A graduate of Exeter University in the early 1980s, I spent 20 years as a teacher of French, Latin and Classical studies, before a change of career led me to writing children’s fiction. Currently residing in Abu Dhabi, I live with my husband and our beautiful Tonkinese cat.
The Shadow of Atlantis is the first in a series of time-travel adventures, featuring 3 children and a rather special cat called Max. I’m now working on the 17th book, The Shadow of the Great Fire. The series also includes several novellas that feature Max the talking Tonkinese cat undertaking solo adventures. As I take my young readers on a magical mystery tour through the past, I’m hoping that my love of history, myth and legend will rub off on them too.
In 1588, a plot to invade England and overthrow Queen Elizabeth the First is about to unfold. At this crucial moment in English history, four visitors from the future arrive in Elizabethan London.
Twins Joe and Jemima Lancelot, together with their friend Charlie and their talking cat Max, embark upon their next journey into the past as they continue the search for their missing parents who are lost somewhere in the mists of time.
Finding themselves at the heart of a web of conspiracy, can the young time-travellers solve the mystery of the Tudor Rose?
When Max the talking Tonkinese tries to rescue Queen Elizabeth the First from a wild animal he makes a big mistake:
At that very moment a shriek of horror came from inside the chamber. Seconds later, Max shot out through the half-open door with an orangey-red, hairy creature clamped between his jaws, shaking it vigorously as he ran. Racing up and down the corridor, he thrashed his head from side to side, before finally spitting the lifeless object onto the ground.
‘Ha!’ he panted. ‘There, that’ll teach you. Don’t you dare move or else.’ It didn’t move, not even a faint twitch. Max was alarmed. ‘Oooh, is it dead? I didn’t mean to be quite so rough. I think I may have killed it.’ He prodded it with a paw, pushing it along the floor a few inches, and still the creature didn’t move. The cat gulped anxiously, feeling rather ashamed of himself. He’d never killed a single thing in his entire life.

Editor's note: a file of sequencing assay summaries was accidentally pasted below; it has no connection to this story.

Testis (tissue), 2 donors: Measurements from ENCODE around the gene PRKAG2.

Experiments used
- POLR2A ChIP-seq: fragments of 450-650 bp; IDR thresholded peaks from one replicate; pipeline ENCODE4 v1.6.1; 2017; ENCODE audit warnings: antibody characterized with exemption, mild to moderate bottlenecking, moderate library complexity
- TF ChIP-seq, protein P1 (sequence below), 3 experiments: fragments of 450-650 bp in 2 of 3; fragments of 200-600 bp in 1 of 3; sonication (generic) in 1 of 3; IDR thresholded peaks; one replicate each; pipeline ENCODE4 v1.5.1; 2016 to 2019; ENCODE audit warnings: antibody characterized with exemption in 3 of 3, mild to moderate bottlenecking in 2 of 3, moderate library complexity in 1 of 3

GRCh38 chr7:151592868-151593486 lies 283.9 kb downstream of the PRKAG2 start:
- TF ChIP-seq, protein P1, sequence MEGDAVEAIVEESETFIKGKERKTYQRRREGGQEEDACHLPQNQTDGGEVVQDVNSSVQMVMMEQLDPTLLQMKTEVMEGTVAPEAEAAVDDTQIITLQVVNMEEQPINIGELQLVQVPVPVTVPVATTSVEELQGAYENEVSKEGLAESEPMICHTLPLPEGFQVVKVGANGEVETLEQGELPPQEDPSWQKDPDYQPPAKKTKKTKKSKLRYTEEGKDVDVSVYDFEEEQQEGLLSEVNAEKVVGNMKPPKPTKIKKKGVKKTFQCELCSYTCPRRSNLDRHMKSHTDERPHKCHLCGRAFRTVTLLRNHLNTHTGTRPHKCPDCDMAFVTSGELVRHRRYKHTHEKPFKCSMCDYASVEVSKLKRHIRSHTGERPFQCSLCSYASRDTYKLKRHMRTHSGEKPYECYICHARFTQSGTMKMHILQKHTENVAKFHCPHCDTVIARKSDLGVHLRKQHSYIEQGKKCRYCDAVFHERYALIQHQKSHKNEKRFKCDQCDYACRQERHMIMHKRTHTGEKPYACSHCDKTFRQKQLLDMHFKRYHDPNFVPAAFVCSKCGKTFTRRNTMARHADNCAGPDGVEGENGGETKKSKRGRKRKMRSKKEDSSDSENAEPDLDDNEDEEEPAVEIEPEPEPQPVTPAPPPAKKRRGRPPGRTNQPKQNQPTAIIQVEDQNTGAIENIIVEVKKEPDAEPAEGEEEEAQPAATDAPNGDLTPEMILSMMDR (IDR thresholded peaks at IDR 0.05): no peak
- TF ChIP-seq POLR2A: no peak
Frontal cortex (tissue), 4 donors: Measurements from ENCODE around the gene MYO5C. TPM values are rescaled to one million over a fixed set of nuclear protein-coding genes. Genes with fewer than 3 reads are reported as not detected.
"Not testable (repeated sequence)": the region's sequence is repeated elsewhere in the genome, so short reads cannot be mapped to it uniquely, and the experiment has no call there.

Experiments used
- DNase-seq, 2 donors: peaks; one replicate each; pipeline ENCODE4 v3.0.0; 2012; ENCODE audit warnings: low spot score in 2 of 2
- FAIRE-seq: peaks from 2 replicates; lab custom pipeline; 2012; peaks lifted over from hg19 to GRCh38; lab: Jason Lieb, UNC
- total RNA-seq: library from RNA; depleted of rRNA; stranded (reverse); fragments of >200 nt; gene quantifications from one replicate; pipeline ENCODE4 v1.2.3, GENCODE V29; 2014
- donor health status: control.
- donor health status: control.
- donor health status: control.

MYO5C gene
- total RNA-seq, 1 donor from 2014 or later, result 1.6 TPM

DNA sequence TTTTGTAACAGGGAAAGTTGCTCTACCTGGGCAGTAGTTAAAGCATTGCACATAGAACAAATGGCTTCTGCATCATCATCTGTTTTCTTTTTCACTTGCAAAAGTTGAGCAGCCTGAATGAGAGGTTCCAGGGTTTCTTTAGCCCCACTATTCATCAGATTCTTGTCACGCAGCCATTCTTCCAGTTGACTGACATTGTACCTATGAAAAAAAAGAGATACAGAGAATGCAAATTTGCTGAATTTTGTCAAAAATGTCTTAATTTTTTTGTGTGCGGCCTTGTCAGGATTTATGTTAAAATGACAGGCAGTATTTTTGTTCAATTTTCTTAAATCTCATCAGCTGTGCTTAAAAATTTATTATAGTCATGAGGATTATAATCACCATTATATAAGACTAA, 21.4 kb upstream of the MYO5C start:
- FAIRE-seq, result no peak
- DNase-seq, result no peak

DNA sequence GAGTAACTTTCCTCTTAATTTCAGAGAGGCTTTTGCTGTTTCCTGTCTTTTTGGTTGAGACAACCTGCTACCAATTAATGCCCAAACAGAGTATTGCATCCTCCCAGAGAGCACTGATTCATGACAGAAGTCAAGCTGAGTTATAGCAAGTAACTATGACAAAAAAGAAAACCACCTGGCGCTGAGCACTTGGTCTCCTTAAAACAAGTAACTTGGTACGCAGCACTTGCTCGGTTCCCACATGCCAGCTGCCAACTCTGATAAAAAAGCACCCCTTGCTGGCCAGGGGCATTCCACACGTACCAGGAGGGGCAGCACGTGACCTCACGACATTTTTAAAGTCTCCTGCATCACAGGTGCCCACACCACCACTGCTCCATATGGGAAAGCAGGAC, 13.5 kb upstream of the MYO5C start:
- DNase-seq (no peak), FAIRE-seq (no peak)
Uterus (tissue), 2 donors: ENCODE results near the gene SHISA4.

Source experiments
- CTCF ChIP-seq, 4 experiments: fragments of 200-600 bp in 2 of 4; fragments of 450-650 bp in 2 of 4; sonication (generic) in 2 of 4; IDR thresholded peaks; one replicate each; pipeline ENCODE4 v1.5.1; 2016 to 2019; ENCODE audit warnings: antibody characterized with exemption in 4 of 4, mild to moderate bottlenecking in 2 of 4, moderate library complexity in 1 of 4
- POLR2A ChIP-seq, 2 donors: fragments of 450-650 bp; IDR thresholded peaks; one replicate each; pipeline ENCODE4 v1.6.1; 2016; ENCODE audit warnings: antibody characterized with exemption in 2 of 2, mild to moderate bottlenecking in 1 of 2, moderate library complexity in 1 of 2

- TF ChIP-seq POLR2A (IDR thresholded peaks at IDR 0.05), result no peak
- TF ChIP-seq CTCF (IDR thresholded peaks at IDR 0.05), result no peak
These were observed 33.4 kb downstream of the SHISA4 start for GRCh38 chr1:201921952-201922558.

Jemima’s eyes bulged like two ping-pong balls as she watched his performance in complete astonishment. Max usually ran a mile from small, furry animals. What on earth was it and where had it come from? With a sinking feeling, she hoped to goodness he hadn’t snatched the Queen’s favourite pet.
‘Oh Max, what have you done?’ She spoke in a horrified whisper, hearing angry shouts coming from inside the chamber.
The cat raised his head, surprised to see Jemima standing there, and stared back at her with a frightened look in his eyes, before glancing nervously behind him at the half-open door.
‘I don’t know. I… I… I heard a scream. It sounded as if the Queen was afraid and then I spotted this creature near her feet. I thought it was about to attack her, so I just went for it. I thought I was saving her.’
Jemima tapped the motionless creature with the toe of her shoe, flipping it over onto its back. With a puzzled frown, she knelt down to touch it.
Max stopped her hand with a large grey paw. ‘Careful, Jemima! I’m not a hundred per cent sure it’s dead – it might bite.’
Jemima fought a desperate urge to laugh out loud, as she picked up the object between her thumb and forefinger, dangling it in front of the petrified gaze of the trembling cat.
‘It was never going to bite, Max – alive or dead. It’s a wig.’ As she uttered the words, a horrified gasp escaped from between her lips. The mass of bright auburn hair could only belong to one person. Her voice dropped to barely a whisper. ‘Oh Max, this is the Queen’s wig. You’ve run off with her hair. She’s going to be livid. What shall we do?’